Most people today don’t like intensely religious figures like John, or Jesus for that matter. A little religion is fine, many say, but one should not get fanatical about it. And John would certainly appear a fanatic today given his wild appearance and life style, not to mention the awfulness of his message. But the same might also be said of Jesus at many points in his Gospel, that he and his message is fanatical. For instance, there is all this business about loving him more than one’s own family, or his command to love even our enemies, or the condemnation of divorce and remarriage, or the business about it being better to cut off one’s evil doing hand and enter heaven maimed than to enter hell with both hands. Indeed Jesus several times mentions hell in his preaching, and that is just too much for many people.
But there is an important difference in the preaching of the herald and One he heralded. John had focused his message narrowly on the Messiah’s function as final judge. This is to be taken seriously, but it is not the whole picture. Jesus’ Gospel was much broader, focusing much more on God’s mercy and the present delay in the time of final judgement. This is not to deny God’s justice or the validity of John’s preaching. It is rather to be understood as an act of God’s patience and generosity to give us ample time to repent, so as not to have to fear that final separation from God. But whether the message was mainly justice (John) or mainly mercy (Christ) both ended up rejected, and branded as fanatics and out of touch, as we say today. Indeed, their common witness is proved by their common destiny in this world – both were put to death.
We can hope to truly understand the herald and the one heralded only if we realize how absolutely linked each of their messages is. John was fasting and living this austere life in the desert because he knew that what is at stake in Christ’s coming is nothing less than eternal life or eternal damnation. It is going to be one or the other for all of us, and since that’s true, it makes it abundantly clear why John was so severe on himself and so unflinching in his preaching to others. Salvation is what is at stake, and there is so little time really for each of us to make the decisions that will determine where we shall stand for all eternity. John is not trying to needlessly scare anyone, but he is desperately trying to awaken everyone, to waken us all out of our indifference and casualness toward our eternal destiny. That is also why John appears so “fanatical” to those who do not take their own salvation as seriously as he does.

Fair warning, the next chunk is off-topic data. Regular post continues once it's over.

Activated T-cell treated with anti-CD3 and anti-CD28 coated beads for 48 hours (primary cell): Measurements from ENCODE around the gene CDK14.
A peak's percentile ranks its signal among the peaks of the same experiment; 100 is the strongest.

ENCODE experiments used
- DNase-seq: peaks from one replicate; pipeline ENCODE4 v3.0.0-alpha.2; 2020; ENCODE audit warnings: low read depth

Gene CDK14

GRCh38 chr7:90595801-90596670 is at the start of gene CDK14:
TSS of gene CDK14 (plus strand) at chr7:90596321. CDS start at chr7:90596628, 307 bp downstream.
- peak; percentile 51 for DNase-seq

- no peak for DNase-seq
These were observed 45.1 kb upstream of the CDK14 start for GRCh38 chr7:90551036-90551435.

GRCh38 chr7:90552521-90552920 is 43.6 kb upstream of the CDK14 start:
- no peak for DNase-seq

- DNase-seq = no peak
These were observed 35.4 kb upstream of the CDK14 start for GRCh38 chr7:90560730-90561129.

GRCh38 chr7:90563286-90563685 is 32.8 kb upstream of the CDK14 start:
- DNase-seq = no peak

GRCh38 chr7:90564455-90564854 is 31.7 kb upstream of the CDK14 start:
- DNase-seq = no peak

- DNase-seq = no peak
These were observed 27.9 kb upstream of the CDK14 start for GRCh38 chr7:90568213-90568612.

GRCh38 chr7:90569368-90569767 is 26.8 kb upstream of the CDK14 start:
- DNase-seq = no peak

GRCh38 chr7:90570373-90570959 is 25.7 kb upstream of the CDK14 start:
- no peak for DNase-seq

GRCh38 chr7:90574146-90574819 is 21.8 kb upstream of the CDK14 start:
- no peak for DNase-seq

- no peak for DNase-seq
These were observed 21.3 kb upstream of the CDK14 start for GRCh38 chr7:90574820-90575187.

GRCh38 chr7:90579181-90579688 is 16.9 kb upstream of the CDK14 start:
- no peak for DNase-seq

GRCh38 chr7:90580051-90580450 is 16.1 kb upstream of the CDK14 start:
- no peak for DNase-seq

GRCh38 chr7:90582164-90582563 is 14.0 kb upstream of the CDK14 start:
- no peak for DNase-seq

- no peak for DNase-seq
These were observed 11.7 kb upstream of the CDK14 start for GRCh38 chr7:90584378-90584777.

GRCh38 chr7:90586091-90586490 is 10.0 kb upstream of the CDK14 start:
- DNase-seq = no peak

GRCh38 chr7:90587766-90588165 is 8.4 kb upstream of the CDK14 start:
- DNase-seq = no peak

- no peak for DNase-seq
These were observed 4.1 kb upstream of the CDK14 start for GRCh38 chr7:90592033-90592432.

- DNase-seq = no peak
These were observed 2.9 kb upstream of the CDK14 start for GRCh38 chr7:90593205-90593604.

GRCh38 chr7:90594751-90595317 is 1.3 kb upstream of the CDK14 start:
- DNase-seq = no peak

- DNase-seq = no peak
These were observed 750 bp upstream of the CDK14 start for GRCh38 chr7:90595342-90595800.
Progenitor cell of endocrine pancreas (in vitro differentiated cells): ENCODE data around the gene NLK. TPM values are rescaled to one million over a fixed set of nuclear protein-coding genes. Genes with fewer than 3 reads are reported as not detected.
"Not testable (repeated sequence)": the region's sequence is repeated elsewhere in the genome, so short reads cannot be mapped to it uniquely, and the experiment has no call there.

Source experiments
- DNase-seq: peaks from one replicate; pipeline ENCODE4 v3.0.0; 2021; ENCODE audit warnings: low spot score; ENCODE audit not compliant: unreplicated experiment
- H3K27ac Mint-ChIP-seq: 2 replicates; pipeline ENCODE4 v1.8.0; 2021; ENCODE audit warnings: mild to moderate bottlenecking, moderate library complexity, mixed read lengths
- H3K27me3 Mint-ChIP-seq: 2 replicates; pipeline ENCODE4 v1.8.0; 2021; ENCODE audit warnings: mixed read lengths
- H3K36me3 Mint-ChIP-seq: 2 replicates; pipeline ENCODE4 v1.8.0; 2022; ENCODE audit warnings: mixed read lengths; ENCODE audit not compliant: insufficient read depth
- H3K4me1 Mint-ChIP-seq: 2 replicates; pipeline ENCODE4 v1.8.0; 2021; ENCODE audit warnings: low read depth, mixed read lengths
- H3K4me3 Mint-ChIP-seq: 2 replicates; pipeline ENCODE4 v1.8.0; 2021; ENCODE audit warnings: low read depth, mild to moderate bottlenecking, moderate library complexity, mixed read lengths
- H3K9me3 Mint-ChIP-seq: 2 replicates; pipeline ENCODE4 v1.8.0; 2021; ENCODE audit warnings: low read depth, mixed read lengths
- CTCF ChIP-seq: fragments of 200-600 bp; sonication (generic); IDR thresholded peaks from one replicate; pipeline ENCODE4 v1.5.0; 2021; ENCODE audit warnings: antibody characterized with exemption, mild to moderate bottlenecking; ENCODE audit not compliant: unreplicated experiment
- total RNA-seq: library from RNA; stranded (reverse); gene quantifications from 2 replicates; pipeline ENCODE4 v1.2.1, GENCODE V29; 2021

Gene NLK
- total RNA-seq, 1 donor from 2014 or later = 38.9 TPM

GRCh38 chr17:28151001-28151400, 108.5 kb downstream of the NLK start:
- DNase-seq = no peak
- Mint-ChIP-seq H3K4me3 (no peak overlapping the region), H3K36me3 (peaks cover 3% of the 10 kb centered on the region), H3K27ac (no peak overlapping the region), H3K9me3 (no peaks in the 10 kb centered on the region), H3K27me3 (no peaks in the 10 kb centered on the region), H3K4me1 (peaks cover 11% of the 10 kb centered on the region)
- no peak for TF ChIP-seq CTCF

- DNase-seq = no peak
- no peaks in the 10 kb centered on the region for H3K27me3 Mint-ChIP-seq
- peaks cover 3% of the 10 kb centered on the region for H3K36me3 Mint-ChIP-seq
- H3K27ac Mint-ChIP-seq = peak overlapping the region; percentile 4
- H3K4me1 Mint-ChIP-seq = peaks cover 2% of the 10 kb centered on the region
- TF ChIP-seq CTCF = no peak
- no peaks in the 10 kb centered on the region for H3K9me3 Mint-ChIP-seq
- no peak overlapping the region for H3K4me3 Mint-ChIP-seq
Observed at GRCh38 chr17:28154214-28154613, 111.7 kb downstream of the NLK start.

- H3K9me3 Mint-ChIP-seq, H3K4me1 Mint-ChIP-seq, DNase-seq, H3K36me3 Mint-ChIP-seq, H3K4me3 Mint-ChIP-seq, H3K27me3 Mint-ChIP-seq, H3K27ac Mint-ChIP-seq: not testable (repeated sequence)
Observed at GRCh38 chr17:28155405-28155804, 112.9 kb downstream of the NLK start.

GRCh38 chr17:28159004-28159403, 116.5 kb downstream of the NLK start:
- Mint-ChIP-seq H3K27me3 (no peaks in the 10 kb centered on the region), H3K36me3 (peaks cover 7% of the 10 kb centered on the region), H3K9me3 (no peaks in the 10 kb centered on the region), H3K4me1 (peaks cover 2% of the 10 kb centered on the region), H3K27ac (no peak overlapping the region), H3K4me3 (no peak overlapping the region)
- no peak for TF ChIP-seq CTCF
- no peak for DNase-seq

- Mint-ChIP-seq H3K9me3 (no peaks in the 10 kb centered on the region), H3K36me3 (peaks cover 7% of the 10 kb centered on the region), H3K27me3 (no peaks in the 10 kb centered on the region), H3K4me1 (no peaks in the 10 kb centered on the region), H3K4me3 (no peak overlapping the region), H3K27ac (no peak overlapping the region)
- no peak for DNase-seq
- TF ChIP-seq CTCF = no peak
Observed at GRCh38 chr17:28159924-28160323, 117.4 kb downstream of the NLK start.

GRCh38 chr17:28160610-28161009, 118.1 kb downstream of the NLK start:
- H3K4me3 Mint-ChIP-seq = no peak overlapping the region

The same is true of Jesus. He too is indeed driven by his determination that we should wake up and understand the stakes involved in our life in this world. The devil tries to lull us to sleep precisely on this vital matter of our salvation by making us think it really doesn’t matter, and the world lulls us to sleep by making us think we always have tomorrow to take care of such matters. But Jesus, like John, knows how short our time is, and how little time there really is for them to convince us of this truth. If a man is in risk of sleeping through a fire, it may take a loud shouting to wake him up and save his life. And so John’s voice is heard shouting out in the desert: Wake up! Prepare the way for the Lord who has come to rescue you from the wrath of God’s justice! And Jesus too cries out: Wake up! Recognize how God’s mercy has given you a time for reform, and do it now while there is still time! Neither message is meant to discourage us, but rather to encourage us; neither message is meant to frighten us, but rather to enlighten us. Now, now is the time of salvation! This is the good news of Jesus Christ, and John likewise. Let us respond to it with joy and with confidence, and with a sense of urgency to bring forth the good fruits which flow from genuine repentance, the fruits that prove that we have indeed become God’s children.